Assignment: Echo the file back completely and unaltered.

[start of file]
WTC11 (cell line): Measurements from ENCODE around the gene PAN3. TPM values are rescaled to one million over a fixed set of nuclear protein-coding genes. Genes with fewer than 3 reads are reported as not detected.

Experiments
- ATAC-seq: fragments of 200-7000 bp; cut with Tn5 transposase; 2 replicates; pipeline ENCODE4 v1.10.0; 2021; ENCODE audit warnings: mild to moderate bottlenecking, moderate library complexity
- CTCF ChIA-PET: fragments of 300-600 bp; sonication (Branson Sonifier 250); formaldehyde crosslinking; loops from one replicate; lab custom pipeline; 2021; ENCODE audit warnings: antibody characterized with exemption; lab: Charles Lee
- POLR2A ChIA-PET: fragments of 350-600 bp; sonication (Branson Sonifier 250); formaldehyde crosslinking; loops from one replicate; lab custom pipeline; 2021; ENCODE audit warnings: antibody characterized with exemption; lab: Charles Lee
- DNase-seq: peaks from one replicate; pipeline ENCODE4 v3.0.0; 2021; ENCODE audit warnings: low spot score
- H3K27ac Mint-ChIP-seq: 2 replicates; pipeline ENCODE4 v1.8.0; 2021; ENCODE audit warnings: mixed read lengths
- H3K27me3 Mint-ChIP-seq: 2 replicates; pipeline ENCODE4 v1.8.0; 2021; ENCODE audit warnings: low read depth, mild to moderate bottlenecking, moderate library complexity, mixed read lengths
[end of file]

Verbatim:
WTC11 (cell line): Measurements from ENCODE around the gene PAN3. TPM values are rescaled to one million over a fixed set of nuclear protein-coding genes. Genes with fewer than 3 reads are reported as not detected.

Experiments
- ATAC-seq: fragments of 200-7000 bp; cut with Tn5 transposase; 2 replicates; pipeline ENCODE4 v1.10.0; 2021; ENCODE audit warnings: mild to moderate bottlenecking, moderate library complexity
- CTCF ChIA-PET: fragments of 300-600 bp; sonication (Branson Sonifier 250); formaldehyde crosslinking; loops from one replicate; lab custom pipeline; 2021; ENCODE audit warnings: antibody characterized with exemption; lab: Charles Lee
- POLR2A ChIA-PET: fragments of 350-600 bp; sonication (Branson Sonifier 250); formaldehyde crosslinking; loops from one replicate; lab custom pipeline; 2021; ENCODE audit warnings: antibody characterized with exemption; lab: Charles Lee
- DNase-seq: peaks from one replicate; pipeline ENCODE4 v3.0.0; 2021; ENCODE audit warnings: low spot score
- H3K27ac Mint-ChIP-seq: 2 replicates; pipeline ENCODE4 v1.8.0; 2021; ENCODE audit warnings: mixed read lengths
- H3K27me3 Mint-ChIP-seq: 2 replicates; pipeline ENCODE4 v1.8.0; 2021; ENCODE audit warnings: low read depth, mild to moderate bottlenecking, moderate library complexity, mixed read lengths